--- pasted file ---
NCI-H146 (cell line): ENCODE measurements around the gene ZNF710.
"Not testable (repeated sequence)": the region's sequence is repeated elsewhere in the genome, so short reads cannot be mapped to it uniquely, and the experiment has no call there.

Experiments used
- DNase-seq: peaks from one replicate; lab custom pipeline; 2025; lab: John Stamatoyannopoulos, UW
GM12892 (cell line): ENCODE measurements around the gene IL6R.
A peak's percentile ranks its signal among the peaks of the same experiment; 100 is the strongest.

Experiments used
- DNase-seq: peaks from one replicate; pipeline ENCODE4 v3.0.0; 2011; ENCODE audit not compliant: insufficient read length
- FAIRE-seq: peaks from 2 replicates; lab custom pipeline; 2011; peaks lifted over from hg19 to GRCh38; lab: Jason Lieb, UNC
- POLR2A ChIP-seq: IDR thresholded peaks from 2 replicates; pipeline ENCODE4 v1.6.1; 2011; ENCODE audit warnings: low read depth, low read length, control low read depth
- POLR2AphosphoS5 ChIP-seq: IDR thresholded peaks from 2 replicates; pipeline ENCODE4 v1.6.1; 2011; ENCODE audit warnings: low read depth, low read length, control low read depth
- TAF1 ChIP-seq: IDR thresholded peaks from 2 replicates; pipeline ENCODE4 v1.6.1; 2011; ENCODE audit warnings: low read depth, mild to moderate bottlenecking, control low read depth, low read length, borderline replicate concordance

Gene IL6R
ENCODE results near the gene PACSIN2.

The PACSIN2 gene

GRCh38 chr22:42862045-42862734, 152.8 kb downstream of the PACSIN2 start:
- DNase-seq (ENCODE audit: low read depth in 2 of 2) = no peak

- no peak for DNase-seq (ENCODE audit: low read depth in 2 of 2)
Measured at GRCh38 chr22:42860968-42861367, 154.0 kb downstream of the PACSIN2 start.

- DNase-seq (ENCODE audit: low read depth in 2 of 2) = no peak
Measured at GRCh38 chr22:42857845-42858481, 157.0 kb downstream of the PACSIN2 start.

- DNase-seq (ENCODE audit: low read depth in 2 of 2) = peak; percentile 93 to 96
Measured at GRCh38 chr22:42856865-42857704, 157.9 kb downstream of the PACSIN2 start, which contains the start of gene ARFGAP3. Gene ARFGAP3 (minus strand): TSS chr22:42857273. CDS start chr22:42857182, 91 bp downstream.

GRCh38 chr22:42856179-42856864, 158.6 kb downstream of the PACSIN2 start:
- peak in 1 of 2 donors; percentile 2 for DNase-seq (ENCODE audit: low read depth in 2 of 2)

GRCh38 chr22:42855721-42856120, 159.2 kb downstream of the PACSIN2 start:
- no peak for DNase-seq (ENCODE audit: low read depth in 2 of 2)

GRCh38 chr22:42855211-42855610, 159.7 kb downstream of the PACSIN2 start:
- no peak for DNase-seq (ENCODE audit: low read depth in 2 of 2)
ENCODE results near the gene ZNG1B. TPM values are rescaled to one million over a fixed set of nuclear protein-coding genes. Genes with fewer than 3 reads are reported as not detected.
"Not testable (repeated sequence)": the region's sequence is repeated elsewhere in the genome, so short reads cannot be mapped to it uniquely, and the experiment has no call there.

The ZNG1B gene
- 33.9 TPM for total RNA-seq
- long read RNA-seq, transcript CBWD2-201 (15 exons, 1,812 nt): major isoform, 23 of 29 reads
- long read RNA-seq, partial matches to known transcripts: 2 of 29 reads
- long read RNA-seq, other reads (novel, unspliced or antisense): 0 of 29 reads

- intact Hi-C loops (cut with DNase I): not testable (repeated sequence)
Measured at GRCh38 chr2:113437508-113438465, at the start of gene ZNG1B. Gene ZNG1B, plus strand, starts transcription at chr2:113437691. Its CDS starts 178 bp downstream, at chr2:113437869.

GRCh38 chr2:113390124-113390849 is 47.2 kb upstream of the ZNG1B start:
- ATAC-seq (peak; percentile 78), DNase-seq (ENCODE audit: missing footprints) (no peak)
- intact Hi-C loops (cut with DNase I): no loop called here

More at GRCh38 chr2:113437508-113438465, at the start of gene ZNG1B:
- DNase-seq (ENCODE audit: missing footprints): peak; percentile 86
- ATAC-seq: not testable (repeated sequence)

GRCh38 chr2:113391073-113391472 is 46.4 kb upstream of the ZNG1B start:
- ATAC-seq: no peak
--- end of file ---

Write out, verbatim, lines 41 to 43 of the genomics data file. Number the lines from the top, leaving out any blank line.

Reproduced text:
- intact Hi-C loops (cut with DNase I): no loop called here

More at GRCh38 chr2:113437508-113438465, at the start of gene ZNG1B:
- DNase-seq (ENCODE audit: missing footprints): peak; percentile 86